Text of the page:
What Would You Do With Endless Internet Bandwidth?

By Jean Tower
The theme of the CoSN 2012 Annual Conference was to “reimagine learning” and the keynote speakers and concurrent session presenters all provoked us to do just that. From my conference experience, none was more provocative than the session, “On The Horizon: Harnessing Emerging Technologies In Education,” with Larry Johnson, CEO of New Media Consortium. Dr. Johnson presented in person at the CoSN conference and was virtually linked to both the SXSWedu and SITE conferences. I was fortunate enough to be the moderator of this session, which was forward thinking content and construct.
Larry presented a stimulating vision of what the past decade of horizon reports have told us, and personalized quite a bit with his own personal family story of technology use. I heard two big messages that resonated with me. One was the comment that our strategic thinking is based on a world that no longer exists and it is problematic to change that thinking, though we must.
The second compelling message that I took away was about the evolution of how we view networks. First, networks brought us together and changed us – think television and telephones. Then, the network helped us – think Internet, Google, connecting online. Now, the network is us – think mobile technology, always connected, online lives, immediate responses, and Arab Spring. The network is everywhere and has empowered all of us. The notion of the network being everywhere was demonstrated most impressively by a world map that showed electrical access, compared to a world map showing network access. Network access extends beyond electrical access! In fact, he shared the prediction that by 2014 the number of cell phones will surpass the population of the earth.
What’s Larry’s next step in the evolution? Not only is the network us and everywhere, the network is invisible and taken for granted.
It is time for school strategic planning to include the idea of the invisible, ubiquitous network that is invisible and an assumed part of our world.
Next, were three responders to Larry, from three locations. First, from SXSWedu, Ken Kay responded. Ken is the CEO of Ed Leader 21 and was President of the Partnership for 21st Century Skills. Ken spoke from a perspective of a key leader who has been involved in thinking about the skills and leadership needed to prepare our children for the future.
Then, from the SITE conference, Miri Shonfeld contributed insights from the perspective of higher education. Miri Shonfeld is Head of TEC Center, Mofet and the Online College, Kibbutzim College, Israel.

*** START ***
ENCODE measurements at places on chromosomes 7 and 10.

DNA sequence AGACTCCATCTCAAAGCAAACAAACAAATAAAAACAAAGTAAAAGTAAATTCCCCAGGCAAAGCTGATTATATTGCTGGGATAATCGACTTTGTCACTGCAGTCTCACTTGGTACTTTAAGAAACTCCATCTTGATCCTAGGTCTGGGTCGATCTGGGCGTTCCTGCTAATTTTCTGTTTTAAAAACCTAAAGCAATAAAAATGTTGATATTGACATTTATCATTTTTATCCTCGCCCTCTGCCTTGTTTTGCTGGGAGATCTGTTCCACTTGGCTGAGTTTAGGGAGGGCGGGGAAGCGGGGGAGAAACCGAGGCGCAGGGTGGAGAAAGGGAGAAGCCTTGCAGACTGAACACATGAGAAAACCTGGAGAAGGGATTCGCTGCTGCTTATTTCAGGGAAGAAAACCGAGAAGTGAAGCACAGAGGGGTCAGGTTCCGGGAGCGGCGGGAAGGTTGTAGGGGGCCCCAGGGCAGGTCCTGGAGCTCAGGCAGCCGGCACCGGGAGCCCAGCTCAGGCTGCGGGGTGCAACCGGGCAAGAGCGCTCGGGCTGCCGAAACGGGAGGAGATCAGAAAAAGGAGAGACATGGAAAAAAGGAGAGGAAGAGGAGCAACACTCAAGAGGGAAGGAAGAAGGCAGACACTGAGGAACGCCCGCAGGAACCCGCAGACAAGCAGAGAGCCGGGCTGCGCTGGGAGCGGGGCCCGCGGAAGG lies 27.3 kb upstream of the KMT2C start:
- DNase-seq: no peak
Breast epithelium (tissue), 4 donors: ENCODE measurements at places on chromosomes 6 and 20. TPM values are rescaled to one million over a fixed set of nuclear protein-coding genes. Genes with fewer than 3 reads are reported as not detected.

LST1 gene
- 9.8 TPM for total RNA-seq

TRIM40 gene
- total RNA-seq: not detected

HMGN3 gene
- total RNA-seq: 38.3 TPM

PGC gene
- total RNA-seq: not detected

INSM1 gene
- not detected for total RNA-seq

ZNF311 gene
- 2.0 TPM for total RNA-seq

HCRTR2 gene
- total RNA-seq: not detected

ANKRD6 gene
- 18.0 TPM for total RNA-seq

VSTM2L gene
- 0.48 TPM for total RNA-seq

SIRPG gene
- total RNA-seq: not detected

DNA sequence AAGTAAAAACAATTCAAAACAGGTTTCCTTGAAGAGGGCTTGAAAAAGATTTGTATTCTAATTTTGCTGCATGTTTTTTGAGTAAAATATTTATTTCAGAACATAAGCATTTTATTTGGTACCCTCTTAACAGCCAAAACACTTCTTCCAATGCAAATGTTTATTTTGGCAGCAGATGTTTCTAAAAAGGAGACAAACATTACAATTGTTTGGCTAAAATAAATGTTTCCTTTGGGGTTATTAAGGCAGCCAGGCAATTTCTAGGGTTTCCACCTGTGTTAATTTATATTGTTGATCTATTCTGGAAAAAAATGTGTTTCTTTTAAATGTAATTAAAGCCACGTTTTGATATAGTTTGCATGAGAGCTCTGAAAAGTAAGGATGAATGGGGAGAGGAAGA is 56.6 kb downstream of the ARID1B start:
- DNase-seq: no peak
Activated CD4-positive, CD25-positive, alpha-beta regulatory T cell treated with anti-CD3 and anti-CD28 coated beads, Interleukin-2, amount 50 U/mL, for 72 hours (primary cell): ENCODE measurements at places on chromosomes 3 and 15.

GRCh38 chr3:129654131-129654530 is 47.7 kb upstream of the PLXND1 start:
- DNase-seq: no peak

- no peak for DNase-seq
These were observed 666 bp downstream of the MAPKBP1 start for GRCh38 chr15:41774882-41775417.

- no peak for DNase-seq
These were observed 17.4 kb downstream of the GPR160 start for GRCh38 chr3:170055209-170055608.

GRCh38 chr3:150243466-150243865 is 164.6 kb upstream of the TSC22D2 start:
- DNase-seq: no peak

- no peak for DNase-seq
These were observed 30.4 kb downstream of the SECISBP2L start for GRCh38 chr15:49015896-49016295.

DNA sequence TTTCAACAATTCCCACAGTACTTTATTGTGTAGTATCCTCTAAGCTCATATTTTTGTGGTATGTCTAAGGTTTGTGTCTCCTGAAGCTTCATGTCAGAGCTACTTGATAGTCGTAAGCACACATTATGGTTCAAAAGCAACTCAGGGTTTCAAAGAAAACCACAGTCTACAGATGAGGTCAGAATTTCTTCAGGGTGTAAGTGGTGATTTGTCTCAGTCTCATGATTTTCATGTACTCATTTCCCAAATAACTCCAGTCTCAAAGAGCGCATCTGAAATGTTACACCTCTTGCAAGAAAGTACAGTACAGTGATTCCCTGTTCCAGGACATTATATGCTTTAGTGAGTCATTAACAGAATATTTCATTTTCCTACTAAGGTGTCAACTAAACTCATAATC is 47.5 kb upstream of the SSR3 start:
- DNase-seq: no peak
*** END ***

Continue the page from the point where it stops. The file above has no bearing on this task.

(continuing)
Last, back at CoSN, Superintendent Jack Dale reacted. Jack is the Superintendent of Schools in nearby Fairfax County School District, VA.  Jack brought the conversation back to the reality of emerging technologies from a school superintendent’s perspective.
Each of the respondents took something of what Larry shared and provided current and actual scenarios that evoked a sense that the findings of the Horizon reports aren’t removed from reality, and instead describe reality well.
Lastly, audience members asked questions of Larry Johnson and the responders. This part of the presentation also used the live streaming video, and we took questions from people at every location.
The one Q&A that stayed with me most firmly was this: An audience member said that schools are still challenged to provide adequate Internet bandwidth and students now need that access both in and out of school. He asked how schools were to deal with that. Larry basically told us that we are asking the wrong question. We should change the conversation to answer, “What would we do if we had an abundance of Internet bandwidth?” He seemed to be saying that when we have a good answer, that is, a compelling vision and a story to tell around it, that we could then get the resources to be made available, but that first we have to answer with a vision of what we would do with “more than enough” Internet.
In a sense, Larry’s challenge was a central theme to the conference. CoSN asserts that the primary challenge we face to using technology well is not technical, but is essentially human, and that to make that transformation happen requires leadership and vision. I think Dr. Johnson was exhorting us to provide that leadership and vision.

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